Gartner: telcos may cut jobs to compete

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By  Published  October 6, 2006

Increasing competition could drive telcos in the region to cut jobs to make up for falling revenue, according to a leading Gartner analyst.

Leif-Olaf Wallin, research vice president specialising in enterprise mobility at Gartner, said he believed that job cuts could be the only way for telcos to survive as deregulation and new competition in the market drove down the cost of phone calls.

Speaking to IT Weekly at the firm’s Mobility event in Dubai last month, he said the region could mirror the situation in other parts of the world, such as Europe or the US, where mobile operators had plans to reduce their workforce by an average of five to 10%.

“The problem is that the voice revenue will keep on declining even though the usage will increase,” said Wallin. “The overall revenue is going down so most operators need to find new services to deliver over their network or they need to cut costs quicker than the revenue decline of voice.”

“And in this region we believe that operators will be challenged to cut costs that aggressively,” he said. While firms could look at other methods of reducing their operating costs “the biggest driver is people,” Wallin claimed. “It means losing people, it means firing people, reducing costs.”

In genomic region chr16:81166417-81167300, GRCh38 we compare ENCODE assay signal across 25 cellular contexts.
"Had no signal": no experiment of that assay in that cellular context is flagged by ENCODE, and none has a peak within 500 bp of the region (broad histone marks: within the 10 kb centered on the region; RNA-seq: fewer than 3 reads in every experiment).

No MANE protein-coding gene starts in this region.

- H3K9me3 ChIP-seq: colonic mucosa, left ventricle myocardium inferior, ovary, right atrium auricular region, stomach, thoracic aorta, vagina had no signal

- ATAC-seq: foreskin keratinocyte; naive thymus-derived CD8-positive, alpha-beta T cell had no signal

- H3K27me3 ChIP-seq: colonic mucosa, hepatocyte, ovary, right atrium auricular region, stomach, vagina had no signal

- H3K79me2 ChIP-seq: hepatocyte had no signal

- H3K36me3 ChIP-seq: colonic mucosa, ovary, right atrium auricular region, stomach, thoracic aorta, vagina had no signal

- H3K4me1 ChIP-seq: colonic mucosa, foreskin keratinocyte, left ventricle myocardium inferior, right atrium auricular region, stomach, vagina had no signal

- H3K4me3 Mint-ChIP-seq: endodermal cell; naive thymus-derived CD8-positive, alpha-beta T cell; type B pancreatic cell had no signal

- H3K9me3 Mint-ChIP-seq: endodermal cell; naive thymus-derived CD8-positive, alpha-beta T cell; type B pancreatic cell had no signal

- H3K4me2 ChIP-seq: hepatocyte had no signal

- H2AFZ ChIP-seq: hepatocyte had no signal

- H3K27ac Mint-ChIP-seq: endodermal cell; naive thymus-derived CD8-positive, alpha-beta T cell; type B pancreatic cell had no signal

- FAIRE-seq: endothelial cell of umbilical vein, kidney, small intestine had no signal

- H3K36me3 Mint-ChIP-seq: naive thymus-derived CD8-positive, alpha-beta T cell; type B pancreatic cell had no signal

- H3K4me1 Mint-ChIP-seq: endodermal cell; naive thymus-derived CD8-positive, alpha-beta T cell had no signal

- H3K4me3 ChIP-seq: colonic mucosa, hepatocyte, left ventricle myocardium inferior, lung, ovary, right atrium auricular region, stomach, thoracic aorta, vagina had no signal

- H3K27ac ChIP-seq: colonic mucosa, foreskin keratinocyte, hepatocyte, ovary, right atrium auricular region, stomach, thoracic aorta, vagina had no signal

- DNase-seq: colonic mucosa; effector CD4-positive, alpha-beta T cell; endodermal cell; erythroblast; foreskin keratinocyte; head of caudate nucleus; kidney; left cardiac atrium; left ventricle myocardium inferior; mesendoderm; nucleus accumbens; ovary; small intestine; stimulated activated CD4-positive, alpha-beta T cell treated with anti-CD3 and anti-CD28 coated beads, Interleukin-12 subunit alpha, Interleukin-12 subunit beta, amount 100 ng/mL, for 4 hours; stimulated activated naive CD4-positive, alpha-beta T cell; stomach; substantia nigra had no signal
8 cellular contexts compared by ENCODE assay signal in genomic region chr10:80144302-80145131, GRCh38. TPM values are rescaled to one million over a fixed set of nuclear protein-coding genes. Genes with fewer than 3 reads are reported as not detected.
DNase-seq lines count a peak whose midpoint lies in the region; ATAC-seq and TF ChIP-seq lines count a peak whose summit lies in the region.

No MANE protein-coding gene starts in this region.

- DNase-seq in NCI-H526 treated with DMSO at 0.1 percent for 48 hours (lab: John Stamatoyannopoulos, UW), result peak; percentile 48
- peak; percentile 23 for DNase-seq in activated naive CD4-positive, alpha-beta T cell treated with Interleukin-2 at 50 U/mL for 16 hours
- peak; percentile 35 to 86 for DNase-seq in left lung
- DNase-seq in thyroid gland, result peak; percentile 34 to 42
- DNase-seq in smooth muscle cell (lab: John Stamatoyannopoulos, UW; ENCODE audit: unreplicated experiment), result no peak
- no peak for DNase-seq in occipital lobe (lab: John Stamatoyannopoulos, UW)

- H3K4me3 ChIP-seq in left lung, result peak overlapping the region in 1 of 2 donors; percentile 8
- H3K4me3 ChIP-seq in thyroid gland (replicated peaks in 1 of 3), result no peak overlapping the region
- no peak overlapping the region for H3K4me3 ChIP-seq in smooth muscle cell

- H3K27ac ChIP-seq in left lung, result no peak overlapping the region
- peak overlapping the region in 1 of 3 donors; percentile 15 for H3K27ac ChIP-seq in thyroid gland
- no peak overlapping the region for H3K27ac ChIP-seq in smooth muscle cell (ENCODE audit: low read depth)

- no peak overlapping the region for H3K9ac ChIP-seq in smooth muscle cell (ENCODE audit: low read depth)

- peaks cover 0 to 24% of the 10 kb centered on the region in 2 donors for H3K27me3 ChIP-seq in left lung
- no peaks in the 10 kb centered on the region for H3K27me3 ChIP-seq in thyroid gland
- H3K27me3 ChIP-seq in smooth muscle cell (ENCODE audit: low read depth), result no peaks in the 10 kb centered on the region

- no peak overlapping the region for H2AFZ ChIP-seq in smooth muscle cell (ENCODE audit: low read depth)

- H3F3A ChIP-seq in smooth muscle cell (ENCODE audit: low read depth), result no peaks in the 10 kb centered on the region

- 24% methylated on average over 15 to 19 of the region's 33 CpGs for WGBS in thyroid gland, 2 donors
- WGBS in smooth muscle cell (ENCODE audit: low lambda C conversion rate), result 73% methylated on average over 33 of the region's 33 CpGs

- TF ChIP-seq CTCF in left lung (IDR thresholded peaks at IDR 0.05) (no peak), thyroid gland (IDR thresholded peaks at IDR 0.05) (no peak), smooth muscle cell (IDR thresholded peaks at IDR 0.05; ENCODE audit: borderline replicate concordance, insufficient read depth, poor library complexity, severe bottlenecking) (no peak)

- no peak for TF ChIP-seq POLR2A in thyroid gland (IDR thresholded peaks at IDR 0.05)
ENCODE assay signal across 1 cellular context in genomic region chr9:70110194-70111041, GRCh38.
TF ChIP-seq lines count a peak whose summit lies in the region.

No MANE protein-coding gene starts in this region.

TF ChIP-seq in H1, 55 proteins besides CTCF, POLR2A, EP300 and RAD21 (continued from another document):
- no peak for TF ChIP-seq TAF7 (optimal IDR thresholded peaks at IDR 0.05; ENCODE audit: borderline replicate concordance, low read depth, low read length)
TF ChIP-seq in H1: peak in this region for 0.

Wallin believed that the first strategy to be adopted by operators would be to introduce new value-added services, for example by selling data content over the network. “They could generate more revenue by selling additional services — the most obvious is selling content — that could be games or could be religious content,” he said.

“But unless they are successful in increasing revenue and sustaining innovation, at some point in time they will have to resort to cutting costs. And that typically translates to workforce reduction,” he claimed.

However, Mark Rotter, programme manager for telecoms in the Europe, Middle East and Africa (EMEA) region at IDC did not agree that telcos would be forced to cut their workforces.

“I think that’s a very long stretch — I wouldn’t go that far at all,” he stated. “I think that operators are typically really good at figuring out the long-term pain points and cost-benefits and so on.”

“As a typical consumer user, one is not yet exposed to how vendors and operators are planning this. But as an analyst we’re exposed to some of the conceptual thinking of how they are planning to make that up,” he added.

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